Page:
NJ expands access to prescription drug discount programs


TRENTON, NJ – More seniors and residents with disabilities in New Jersey are eligible for state prescription drug discount programs thanks to a $10,000 increase in income limits for the programs.

Changes to income limits, announced on January 6, expand access to Seniors and Disabilities Pharmacy Assistance Programs (DADPs) and Senior Gold Prescription Discount Pharmacy Assistance Programs, benefiting more than 20,000 additional residents .

The income limits for the PAAD program are now $38,769 if single and $45,270 for a couple. The Senior Gold Prescription Discount program limits are now $48,769 if single and $55,270 if married. Assets are not an eligibility consideration for either program.

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This is the largest one-time increase in the programs’ history, state officials said.

“Cost shouldn’t be a barrier to medicine,” said Louise Rush, director of the state Department of Human Services, Division of Aging Services. “By expanding income eligibility for the PAAD and Senior Gold Prescription Assistance Programs, we’re opening up those savings to more residents who need help.”

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The change comes as prescription prices continue to rise much faster than inflation. In 2020, prices for 260 commonly used drugs rose 2.9% while the general rate of inflation was 1.3%, according to an AARP report.

“It’s unfair that drug prices continue to rise, even for drugs that have been on the market for decades,” said Leigh Purvis, director of healthcare costs and access at AARP. This report found that the total retail prescription drug cost for the typical older American who takes four to five prescription drugs per month would be $31,000 per year, more than the average annual income of $29,650 for Medicare beneficiaries.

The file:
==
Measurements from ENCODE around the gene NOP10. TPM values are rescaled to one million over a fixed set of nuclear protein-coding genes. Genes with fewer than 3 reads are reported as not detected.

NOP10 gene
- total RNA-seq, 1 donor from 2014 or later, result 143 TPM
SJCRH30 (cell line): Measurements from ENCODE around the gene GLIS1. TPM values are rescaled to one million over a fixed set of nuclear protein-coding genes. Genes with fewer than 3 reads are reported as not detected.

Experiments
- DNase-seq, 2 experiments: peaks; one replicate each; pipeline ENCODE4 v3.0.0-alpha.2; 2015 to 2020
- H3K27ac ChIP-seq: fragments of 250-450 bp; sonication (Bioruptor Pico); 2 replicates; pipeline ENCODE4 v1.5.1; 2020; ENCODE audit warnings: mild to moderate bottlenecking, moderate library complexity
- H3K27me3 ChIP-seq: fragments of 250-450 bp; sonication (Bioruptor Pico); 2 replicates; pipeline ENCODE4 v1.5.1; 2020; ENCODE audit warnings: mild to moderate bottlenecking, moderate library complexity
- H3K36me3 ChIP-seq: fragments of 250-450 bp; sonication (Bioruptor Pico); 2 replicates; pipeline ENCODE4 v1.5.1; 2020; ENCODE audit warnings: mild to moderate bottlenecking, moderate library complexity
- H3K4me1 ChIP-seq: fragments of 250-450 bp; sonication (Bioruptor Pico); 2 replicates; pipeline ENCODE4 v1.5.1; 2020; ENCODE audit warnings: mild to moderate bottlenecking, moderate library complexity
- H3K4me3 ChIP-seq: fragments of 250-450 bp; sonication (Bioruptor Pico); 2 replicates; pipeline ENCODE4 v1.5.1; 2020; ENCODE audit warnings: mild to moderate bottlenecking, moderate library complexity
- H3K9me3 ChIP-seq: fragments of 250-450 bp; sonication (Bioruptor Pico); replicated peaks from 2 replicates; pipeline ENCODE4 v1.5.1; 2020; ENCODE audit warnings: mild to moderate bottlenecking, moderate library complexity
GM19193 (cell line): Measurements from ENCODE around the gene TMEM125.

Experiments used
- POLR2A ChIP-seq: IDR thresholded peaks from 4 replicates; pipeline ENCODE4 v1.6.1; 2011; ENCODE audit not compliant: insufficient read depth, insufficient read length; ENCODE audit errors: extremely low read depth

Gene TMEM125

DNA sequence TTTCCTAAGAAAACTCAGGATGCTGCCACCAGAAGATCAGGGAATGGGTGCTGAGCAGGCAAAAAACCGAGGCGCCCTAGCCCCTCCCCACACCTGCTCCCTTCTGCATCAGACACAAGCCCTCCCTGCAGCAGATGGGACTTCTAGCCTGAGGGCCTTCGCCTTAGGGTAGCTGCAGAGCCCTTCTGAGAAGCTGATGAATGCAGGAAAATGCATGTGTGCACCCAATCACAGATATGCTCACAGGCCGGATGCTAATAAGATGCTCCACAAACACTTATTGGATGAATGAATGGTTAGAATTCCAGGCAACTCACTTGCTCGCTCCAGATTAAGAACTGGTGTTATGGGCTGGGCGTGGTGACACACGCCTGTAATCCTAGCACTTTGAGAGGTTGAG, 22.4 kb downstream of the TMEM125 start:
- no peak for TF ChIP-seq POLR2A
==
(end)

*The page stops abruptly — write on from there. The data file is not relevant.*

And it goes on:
The cost of Victoza, a diabetes drug, rose 42% from 2015 to 2020, from $7,936 to $11,300 for one year of medication, according to AARP, which has tracked prescription prices since 2006. Lyrica, used to treat fibromyalgia, rose 47% from $5,827 per year to $8,562.

Rising costs for basic needs have only added pressure on residents’ budgets, which may mean that older residents and people with disabilities have to choose between their medications and food or needs basic.

The PAAD and Senior Gold Prescription Discount Medication Assistance Programs are available to residents 65 and older and those with disabilities. PAAD reduces prescriptions to $5 for covered generic drugs and $7 for covered name brands. Senior Gold cuts prices in half after $15 co-pay for covered prescriptions.

“Few issues have a greater financial impact on New Jersey families than the ever-increasing cost of prescription drugs,” Gov. Phil Murphy said in announcing the increased income limits. “Making New Jersey a more affordable place to call home means working to lower the cost of prescription drugs. I am extremely proud of the progress we have made with this historic benefit increase that will extend benefits to thousands of New Jerseyans.

The PAAD, established in 1975, was the first national program for seniors, according to the National Conference of State Legislatures. New Jersey is one of 22 states with similar grant programs; 27 others have discount programs to help with prescription costs.

Senior Gold began in 2001 using funds from New Jersey’s part in the 1998 settlement between several states and five major tobacco companies over the health risks associated with smoking, NJ Spotlight reported.

More than 138,000 New Jersey residents were enrolled in both programs in 2019, according to the NJ Spotlight report.

Both programs are designed to work in conjunction with a Medicare Part D plan, so individuals must be enrolled in Medicare Part D. Part D serves as the primary payer and Senior Gold or PAAD serves as the secondary payer.

“We know that when budgets are tight, individuals face tough decisions like stretching their medications or leaving prescriptions unfilled,” said Sarah Adelman, acting commissioner of the New Jersey Department of Human Services. “This historic benefit increase will allow many senior residents and people with disabilities to qualify for prescription savings for the first time.”

The income limits for the Lifeline Utilities Assistance Program and the Hearing Aid Program for the Elderly and Disabled (HAAAD) have also increased by $10,000, as these programs are linked to the PAAD.

Senior residents and eligible persons with disabilities are encouraged to apply now through the NJSave online application, download an application from the NJSave webpage, or request a paper application by calling 1-800-792-9745. Online and paper applications are available in English and Spanish.

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